This particular talk, with some very lively Q & A at the end, comes from the recent conference focused on the question "Must Morality Be Grounded Upon God," hosted by the Franciscan University of Steubenville (incidentally -- and this is entirely off topic -- incorporating the name of one of my long-time heroes, the Baron Von Steuben, drillmaster to the budding Continental Army during our American Revolution).
In this talk, I answer the question structuring the conference with some typically Anselmian, "let's make some distinctions. . . and then Yes. . . and No" -- but more Yes than No in Anselm's case.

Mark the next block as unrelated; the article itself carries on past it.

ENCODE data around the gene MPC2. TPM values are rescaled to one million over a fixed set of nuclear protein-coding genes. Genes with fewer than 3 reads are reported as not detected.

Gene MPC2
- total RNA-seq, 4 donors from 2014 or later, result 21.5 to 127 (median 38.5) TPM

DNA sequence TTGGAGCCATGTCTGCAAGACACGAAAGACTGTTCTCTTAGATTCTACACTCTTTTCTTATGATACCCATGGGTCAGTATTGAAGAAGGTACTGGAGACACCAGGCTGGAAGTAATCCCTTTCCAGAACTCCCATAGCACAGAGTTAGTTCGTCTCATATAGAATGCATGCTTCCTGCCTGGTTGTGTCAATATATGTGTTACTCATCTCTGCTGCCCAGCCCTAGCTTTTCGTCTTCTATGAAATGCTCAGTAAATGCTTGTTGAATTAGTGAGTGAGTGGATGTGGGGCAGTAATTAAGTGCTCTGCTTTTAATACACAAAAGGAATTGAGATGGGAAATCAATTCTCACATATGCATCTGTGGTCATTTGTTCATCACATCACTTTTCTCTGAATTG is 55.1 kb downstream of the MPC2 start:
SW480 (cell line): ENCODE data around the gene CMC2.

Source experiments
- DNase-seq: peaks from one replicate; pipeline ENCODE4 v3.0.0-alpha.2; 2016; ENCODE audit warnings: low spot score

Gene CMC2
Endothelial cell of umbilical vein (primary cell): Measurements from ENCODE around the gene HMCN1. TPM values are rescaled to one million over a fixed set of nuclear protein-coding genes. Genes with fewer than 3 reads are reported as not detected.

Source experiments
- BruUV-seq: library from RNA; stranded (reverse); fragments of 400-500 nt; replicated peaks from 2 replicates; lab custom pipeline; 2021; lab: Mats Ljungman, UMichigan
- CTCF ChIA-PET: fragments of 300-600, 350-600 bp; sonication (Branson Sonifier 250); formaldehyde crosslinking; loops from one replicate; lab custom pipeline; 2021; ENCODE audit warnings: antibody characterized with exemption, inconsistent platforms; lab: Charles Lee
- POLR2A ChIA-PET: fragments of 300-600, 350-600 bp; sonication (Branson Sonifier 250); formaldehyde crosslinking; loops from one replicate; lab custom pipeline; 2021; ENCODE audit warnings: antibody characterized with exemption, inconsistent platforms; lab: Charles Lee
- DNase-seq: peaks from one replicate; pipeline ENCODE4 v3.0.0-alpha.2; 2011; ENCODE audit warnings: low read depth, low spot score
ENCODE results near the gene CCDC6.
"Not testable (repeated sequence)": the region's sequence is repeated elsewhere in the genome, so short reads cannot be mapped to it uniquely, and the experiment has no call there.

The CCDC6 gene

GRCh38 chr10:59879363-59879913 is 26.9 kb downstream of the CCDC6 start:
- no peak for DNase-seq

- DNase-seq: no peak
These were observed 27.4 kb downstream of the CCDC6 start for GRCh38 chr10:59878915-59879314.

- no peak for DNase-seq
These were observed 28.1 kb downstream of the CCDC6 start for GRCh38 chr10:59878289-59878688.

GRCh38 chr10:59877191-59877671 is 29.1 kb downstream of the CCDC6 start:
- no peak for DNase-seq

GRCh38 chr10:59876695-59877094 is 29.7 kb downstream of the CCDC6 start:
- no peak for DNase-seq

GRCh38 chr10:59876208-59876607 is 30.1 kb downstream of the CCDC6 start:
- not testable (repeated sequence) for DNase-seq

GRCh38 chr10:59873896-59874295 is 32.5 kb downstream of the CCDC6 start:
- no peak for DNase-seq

I'm not entirely happy with the shape of the paper, some I'm loath to upload it into my usual channels like Academia.edu or GoogleDrive -- once I've reworked it, added all the references it need, and I'm satisfied with it, I'll definitely post a copy for public viewing.
There's a reason I rather tongue-in-cheek call this post "another Anselm lecture" -- I've given quite a few of them over the last five years. Here's a representative sampling:
- A Personalist Aspect of Saint Anselm's Metaphysics
- Non Modo Verbis Sed Et Verberibus: Saint Anselm on Punishment, Violence and Coercion
- What Kind of Moral Theory Does St. Anselm Hold?
- Freedom, Inclinations of the Will, and Virtue in Anselm’s Moral Theory
- A Perfectly Simple God and Our Complicated Lives: The 2008 Saint Anselm Lecture
- Justice as a Degree of Ontological Dignity: An Anselmian Problematic and Solution